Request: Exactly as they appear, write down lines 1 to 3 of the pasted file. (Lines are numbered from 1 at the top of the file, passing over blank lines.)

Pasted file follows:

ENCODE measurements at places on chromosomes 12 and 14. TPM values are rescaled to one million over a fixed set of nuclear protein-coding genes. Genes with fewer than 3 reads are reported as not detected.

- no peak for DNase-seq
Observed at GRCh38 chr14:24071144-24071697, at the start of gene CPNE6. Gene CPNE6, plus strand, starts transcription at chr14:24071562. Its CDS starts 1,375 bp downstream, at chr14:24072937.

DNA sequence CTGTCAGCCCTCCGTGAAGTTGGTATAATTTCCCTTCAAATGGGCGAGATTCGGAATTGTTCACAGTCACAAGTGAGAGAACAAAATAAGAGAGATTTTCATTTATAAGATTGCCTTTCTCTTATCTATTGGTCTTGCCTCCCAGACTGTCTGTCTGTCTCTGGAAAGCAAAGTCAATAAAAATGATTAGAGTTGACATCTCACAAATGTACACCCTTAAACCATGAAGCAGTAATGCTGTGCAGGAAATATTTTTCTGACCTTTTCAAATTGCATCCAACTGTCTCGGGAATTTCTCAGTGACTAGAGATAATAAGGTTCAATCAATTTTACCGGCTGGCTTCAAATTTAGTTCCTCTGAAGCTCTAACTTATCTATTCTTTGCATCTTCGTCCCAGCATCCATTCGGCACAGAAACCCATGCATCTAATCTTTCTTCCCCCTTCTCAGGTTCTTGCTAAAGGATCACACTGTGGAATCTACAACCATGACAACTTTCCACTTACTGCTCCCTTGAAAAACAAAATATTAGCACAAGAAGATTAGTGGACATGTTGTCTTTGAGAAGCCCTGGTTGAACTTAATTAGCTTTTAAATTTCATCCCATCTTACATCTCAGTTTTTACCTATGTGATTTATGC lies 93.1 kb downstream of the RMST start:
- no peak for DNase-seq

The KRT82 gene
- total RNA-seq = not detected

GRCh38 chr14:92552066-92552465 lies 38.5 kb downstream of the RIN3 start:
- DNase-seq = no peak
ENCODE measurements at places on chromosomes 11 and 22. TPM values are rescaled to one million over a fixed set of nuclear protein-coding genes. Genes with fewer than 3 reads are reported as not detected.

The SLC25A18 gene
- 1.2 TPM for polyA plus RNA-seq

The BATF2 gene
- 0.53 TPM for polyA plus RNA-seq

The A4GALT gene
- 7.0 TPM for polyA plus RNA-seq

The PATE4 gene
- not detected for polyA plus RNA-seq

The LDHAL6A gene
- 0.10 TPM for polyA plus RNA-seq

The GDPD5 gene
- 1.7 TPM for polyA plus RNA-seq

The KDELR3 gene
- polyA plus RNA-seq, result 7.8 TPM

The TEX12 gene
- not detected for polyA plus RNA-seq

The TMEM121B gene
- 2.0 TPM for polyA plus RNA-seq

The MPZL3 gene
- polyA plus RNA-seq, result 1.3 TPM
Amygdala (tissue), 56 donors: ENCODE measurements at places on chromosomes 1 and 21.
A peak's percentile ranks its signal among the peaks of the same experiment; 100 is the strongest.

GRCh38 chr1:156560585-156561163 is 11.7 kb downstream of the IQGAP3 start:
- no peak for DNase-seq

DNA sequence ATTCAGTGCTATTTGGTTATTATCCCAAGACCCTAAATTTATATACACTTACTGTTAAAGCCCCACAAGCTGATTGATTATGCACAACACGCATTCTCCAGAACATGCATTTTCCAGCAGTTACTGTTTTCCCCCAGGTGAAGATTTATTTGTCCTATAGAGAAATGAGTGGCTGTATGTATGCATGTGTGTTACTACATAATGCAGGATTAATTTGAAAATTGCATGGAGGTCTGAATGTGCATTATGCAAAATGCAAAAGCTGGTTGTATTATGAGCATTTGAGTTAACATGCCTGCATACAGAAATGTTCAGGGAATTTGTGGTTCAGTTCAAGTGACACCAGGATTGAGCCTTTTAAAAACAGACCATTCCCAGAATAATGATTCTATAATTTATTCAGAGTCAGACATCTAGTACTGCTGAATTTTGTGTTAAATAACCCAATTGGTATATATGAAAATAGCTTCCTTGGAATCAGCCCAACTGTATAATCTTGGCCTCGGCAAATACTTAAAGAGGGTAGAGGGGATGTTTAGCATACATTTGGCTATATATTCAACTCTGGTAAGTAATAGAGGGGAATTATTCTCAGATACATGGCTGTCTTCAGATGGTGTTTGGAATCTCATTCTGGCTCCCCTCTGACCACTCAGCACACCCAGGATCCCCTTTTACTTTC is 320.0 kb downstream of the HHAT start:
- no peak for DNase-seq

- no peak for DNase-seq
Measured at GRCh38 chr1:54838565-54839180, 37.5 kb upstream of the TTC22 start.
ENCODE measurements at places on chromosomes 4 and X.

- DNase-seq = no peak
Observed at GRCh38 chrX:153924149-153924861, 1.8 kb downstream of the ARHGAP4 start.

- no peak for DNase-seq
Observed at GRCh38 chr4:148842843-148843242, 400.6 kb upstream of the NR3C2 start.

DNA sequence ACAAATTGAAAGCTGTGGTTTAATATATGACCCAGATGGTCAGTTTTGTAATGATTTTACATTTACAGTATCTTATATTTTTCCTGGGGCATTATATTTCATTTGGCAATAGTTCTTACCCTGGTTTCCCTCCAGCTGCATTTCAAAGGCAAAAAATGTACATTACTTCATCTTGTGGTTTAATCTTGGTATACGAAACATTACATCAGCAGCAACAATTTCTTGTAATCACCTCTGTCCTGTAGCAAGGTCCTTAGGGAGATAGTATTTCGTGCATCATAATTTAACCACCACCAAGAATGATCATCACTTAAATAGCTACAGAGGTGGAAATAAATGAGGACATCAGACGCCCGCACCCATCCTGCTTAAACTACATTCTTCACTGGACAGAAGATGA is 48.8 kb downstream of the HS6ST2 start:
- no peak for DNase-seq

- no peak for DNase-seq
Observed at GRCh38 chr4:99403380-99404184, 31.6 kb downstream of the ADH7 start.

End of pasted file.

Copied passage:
ENCODE measurements at places on chromosomes 12 and 14. TPM values are rescaled to one million over a fixed set of nuclear protein-coding genes. Genes with fewer than 3 reads are reported as not detected.

- no peak for DNase-seq
Observed at GRCh38 chr14:24071144-24071697, at the start of gene CPNE6. Gene CPNE6, plus strand, starts transcription at chr14:24071562. Its CDS starts 1,375 bp downstream, at chr14:24072937.